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Digital Santa: Hi Tech, Low Budget

All this week, tech guru Larry Magid looks at the latest in high-tech gifts for the holiday season.

American love technology gifts but, trouble is, they can be pretty expensive.

Computers typically cost between $300 and $3,000. The newest iPod will set you back $300. Good digital cameras start at about $175 and video game consoles cost between $199 and $399.

Then there are those flat screen TVs that range in price from expensive to absolutely astronomical.

So unless you bought a ton of Google stock at the IPO price or sold Netscape before it plummeted, you're probably trying to think of ways to stuff your friends' and loved ones' stockings without emptying your wallet.

With that in mind, I took a trip to a real brick-and-mortar electronics store as well as a number of e-tail sites to see what type of high-tech gifts I could scrounge up for $100 or less. In some cases a lot less.

Let's start with the obvious. Just about everyone you know has a computer and a wish list of things they want for it. One popular item is those little USB flash drives. They're about the size of your thumb and they store up to two gigabytes of data. You can get a one GB version for under $70 but even a 256 megabyte flash drive, at under $30, can be a welcome present for anyone who wants to move data from one computer to another or carry around important documents or software on their keychain.

For the really geeky, consider the SwissMemory Flight Safe Multitool ($55 for the 256 MB version) that consists of a USB memory stick built into a tool made by Victorinox, the Swiss Army Knife company. It also comes with an LED mini-light, a retractable ballpoint pen and a key ring along with an extension cable for easy access to USB ports. There's no knife or scissors so it's OK to bring on planes.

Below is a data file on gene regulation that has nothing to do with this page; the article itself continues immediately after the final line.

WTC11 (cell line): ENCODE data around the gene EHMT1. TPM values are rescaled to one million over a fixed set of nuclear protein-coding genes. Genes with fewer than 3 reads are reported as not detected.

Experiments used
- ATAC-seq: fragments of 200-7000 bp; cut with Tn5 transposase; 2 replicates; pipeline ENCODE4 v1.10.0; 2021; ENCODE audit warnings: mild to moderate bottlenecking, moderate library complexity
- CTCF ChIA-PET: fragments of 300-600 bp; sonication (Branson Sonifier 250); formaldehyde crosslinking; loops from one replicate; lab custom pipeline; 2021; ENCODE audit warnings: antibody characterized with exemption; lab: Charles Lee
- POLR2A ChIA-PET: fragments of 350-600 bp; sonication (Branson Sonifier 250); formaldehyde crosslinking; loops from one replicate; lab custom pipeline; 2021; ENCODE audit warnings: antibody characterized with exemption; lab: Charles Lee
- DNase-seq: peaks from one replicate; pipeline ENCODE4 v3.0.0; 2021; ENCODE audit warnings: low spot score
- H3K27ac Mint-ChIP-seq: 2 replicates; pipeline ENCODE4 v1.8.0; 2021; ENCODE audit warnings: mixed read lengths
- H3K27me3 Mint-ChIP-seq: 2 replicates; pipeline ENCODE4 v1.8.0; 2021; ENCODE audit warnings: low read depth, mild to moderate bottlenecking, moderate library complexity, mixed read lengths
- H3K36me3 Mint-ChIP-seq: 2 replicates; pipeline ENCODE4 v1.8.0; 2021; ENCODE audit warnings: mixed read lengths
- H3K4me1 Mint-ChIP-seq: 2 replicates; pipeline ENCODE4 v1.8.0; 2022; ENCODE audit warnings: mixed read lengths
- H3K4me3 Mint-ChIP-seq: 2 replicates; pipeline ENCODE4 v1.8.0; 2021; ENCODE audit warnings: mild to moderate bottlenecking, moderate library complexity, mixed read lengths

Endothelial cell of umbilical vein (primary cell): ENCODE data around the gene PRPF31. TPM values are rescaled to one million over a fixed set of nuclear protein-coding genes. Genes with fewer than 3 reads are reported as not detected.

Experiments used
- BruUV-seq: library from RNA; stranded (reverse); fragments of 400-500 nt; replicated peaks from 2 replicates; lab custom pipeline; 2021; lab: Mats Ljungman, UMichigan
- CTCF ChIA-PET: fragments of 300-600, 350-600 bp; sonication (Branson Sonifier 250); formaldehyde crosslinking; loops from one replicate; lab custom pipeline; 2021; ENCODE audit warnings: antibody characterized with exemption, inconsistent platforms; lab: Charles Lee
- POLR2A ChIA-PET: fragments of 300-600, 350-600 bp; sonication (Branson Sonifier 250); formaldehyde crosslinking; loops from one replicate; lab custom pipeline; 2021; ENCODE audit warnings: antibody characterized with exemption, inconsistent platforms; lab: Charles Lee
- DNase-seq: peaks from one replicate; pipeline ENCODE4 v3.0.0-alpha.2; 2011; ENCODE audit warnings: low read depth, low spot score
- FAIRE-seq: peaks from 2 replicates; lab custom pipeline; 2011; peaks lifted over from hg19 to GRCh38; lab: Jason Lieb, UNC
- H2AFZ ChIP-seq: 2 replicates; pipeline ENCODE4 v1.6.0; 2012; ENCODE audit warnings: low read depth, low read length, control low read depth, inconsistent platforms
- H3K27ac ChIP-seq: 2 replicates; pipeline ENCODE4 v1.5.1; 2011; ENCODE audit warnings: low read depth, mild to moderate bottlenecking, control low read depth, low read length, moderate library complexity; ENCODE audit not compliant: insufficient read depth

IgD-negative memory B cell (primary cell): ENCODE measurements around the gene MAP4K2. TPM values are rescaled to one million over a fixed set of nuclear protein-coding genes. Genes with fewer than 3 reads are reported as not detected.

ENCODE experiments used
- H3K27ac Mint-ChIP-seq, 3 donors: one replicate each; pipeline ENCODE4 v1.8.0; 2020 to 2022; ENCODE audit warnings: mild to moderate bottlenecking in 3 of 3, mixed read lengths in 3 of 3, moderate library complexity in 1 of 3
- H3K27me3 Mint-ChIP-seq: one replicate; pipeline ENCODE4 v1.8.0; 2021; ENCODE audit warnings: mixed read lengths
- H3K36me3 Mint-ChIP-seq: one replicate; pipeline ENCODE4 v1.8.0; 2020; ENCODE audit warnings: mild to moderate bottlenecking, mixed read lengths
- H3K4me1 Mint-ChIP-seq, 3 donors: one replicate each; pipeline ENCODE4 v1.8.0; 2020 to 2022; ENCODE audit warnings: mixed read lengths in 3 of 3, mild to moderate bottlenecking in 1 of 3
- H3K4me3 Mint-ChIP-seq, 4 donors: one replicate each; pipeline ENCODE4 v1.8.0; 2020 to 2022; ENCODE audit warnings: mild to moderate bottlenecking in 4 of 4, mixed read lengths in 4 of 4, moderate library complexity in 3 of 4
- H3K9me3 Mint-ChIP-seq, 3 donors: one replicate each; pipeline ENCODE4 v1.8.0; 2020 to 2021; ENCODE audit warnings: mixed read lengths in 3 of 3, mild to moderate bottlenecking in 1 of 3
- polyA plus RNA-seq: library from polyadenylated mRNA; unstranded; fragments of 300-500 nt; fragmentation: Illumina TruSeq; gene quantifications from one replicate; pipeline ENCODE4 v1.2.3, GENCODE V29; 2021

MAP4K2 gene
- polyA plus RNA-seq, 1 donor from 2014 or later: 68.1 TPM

Speaking of memory, you can never have enough of it. Many people have PCs and Macs that have 128 or 256 megabytes of memory. Unless they plan to get rid of those computers soon, they can enjoy increased performance and reliability by upgrading the memory to 512 MB or even a gigabyte.

It's a very inexpensive way to get a lot more mileage out of their PC. Prices vary depending on your PC and change periodically but last time I checked you could buy 512 megabytes of memory for under $90 (high speed memory required by some computers can be more). You can find 256 MB (often enough to upgrade a system to 512) for as little as $30.

If you have access to the person's PC, visit and try out the site's "check my system" command that analyzes the PC and figures out exactly what memory it has and what memory you can buy to upgrade it. It works with Internet Explorer and Firefox on most, but not all, PCs. Even if you don't ending up buying anything from this site, you'll still get a better idea of what you need.

While we're on the subject, what about the memory in your friend's digital camera? Is it enough to store all their holiday pictures, or could they use an extra Secure Digital (SD) card or whatever card their camera takes?

SanDisk has 512 megabyte SD cards starting at under $60. I saw a high-speed 1 GB card on for $89. Other brands of 512 MB cards can be found for as low as $24. $40 will buy a SanDisk 256 MB card but, again, you can find others for under $20 if you shop around. A 512 MB card can store 40 high resolution pictures from a 5 megapixel camera. Before buying, send an elf around to check your friend's digital camera to find out what type of card it uses and whether or not they already have a high-capacity card.

And don't stop at memory. Anyone with a digital camera probably needs a case for it or perhaps an extra battery or charger. If the camera (or other gadget) takes AA batteries, consider getting them a high-speed charger and some extra rechargeable batteries.